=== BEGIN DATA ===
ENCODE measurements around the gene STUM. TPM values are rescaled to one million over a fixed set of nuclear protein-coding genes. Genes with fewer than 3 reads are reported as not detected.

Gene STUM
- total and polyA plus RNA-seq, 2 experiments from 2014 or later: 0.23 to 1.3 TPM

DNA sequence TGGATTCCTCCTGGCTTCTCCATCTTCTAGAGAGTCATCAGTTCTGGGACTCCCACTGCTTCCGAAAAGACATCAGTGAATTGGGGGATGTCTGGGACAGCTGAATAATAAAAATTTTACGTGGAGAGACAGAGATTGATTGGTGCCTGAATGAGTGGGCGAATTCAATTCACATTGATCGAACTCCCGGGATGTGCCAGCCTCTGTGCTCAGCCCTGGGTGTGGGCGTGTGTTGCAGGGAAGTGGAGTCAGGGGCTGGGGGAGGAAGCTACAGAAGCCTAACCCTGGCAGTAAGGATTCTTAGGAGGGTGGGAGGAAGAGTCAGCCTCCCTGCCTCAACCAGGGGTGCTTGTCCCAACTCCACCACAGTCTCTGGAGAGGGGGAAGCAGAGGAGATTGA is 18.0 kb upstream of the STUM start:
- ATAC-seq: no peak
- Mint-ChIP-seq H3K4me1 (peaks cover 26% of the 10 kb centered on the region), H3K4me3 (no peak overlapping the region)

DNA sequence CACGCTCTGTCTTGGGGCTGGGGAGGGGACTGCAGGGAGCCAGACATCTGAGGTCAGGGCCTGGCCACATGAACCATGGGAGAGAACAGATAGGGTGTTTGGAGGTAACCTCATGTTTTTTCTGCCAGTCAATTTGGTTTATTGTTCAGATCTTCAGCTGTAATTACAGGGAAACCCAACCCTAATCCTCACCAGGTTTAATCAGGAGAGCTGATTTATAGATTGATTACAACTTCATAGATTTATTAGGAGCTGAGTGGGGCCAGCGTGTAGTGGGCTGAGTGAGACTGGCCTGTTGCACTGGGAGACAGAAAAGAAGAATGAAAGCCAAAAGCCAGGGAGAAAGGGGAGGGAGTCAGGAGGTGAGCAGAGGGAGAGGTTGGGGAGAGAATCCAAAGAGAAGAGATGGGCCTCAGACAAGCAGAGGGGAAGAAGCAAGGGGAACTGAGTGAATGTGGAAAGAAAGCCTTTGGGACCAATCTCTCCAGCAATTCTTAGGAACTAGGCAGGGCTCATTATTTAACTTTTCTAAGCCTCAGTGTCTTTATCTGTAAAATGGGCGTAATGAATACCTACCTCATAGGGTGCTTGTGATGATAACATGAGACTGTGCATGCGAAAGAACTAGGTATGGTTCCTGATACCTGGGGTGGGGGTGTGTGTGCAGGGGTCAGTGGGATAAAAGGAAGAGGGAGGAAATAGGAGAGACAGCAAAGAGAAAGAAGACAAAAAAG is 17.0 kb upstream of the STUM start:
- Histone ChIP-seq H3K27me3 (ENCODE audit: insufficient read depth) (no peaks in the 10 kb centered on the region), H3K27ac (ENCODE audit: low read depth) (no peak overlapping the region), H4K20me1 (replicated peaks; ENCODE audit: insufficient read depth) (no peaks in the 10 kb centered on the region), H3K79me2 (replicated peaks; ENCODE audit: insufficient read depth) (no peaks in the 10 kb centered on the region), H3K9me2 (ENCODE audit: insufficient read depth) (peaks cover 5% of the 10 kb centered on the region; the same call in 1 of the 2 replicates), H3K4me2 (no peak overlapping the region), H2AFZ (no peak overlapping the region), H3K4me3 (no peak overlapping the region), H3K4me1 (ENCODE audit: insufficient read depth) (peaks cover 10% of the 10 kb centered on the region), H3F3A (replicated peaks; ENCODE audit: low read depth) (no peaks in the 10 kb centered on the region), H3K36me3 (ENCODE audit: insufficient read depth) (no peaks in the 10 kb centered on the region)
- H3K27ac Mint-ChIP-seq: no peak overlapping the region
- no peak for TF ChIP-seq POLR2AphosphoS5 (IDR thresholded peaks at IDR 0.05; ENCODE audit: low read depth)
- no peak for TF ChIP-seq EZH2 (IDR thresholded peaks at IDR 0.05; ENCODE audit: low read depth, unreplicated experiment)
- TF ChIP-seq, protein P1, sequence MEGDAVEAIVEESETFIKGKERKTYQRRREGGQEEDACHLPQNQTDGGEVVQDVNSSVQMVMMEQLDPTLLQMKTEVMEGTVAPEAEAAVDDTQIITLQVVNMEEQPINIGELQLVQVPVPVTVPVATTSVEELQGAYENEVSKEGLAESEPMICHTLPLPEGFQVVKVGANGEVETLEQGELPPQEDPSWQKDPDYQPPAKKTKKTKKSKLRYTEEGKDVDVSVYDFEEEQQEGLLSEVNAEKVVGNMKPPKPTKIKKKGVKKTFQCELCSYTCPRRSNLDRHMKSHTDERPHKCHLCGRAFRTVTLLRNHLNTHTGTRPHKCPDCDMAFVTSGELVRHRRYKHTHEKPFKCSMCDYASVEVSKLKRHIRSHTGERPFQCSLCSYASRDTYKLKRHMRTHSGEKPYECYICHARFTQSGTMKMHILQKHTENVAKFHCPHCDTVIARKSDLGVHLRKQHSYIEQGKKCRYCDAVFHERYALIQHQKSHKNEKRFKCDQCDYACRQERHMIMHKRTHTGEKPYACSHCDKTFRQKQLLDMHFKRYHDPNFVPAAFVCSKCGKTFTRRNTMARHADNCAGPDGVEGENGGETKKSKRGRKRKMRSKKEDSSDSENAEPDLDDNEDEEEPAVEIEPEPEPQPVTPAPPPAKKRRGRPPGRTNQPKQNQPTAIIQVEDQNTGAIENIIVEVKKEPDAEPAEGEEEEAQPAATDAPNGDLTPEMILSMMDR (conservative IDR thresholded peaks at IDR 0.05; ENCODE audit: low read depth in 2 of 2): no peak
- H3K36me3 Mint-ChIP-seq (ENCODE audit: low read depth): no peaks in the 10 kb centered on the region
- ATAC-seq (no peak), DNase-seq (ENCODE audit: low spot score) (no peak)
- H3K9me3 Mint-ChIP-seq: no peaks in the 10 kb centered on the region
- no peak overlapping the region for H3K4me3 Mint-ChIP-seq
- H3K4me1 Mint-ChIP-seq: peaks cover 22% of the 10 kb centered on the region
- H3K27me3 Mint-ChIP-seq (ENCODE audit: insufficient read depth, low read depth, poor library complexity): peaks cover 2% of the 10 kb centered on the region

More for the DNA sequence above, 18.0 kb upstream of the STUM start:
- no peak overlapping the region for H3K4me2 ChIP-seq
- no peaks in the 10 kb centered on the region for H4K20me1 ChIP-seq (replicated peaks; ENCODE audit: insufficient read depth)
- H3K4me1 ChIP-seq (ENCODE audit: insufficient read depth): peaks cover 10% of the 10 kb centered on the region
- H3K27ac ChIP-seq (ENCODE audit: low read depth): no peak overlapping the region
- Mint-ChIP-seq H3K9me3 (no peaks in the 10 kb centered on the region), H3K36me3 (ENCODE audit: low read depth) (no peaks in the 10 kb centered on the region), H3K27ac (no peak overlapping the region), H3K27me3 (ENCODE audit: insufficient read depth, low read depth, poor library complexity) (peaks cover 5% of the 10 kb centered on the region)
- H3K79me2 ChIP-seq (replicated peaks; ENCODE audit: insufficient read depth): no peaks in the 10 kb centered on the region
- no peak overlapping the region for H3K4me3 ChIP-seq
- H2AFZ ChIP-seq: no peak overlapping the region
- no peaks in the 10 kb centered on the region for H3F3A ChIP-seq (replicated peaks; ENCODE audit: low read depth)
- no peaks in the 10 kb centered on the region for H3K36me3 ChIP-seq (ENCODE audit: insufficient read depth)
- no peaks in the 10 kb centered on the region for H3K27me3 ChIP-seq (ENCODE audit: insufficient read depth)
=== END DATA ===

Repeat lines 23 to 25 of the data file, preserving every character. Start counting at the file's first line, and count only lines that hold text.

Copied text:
- H3K27ac ChIP-seq (ENCODE audit: low read depth): no peak overlapping the region
- Mint-ChIP-seq H3K9me3 (no peaks in the 10 kb centered on the region), H3K36me3 (ENCODE audit: low read depth) (no peaks in the 10 kb centered on the region), H3K27ac (no peak overlapping the region), H3K27me3 (ENCODE audit: insufficient read depth, low read depth, poor library complexity) (peaks cover 5% of the 10 kb centered on the region)
- H3K79me2 ChIP-seq (replicated peaks; ENCODE audit: insufficient read depth): no peaks in the 10 kb centered on the region